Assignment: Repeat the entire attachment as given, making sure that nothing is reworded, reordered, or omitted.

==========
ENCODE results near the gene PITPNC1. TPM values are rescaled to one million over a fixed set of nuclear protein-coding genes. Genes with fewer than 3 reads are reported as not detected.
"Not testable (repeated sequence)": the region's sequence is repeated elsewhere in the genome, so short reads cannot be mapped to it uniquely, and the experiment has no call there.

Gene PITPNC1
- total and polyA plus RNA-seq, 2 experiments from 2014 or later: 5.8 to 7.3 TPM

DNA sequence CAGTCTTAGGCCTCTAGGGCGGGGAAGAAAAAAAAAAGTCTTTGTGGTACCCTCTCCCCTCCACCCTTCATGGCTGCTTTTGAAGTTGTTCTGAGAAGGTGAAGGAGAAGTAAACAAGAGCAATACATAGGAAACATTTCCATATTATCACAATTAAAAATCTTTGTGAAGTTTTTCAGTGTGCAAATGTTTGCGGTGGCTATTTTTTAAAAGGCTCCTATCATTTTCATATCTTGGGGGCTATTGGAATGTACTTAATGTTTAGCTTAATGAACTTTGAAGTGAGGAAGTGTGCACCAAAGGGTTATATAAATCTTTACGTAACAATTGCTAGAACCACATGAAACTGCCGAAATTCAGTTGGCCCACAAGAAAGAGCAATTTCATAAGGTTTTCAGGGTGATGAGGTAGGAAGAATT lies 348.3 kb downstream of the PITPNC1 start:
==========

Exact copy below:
ENCODE results near the gene PITPNC1. TPM values are rescaled to one million over a fixed set of nuclear protein-coding genes. Genes with fewer than 3 reads are reported as not detected.
"Not testable (repeated sequence)": the region's sequence is repeated elsewhere in the genome, so short reads cannot be mapped to it uniquely, and the experiment has no call there.

Gene PITPNC1
- total and polyA plus RNA-seq, 2 experiments from 2014 or later: 5.8 to 7.3 TPM

DNA sequence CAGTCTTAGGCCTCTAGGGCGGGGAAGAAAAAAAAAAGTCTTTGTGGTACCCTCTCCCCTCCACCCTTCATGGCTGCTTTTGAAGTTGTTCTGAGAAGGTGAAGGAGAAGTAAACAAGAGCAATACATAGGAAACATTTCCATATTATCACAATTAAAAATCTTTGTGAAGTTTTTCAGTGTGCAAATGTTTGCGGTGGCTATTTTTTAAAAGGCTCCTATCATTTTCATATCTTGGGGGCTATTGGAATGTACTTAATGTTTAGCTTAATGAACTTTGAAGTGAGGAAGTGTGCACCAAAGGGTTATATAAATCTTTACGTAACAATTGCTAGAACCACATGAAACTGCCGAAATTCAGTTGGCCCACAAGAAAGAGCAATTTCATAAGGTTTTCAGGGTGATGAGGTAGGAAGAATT lies 348.3 kb downstream of the PITPNC1 start: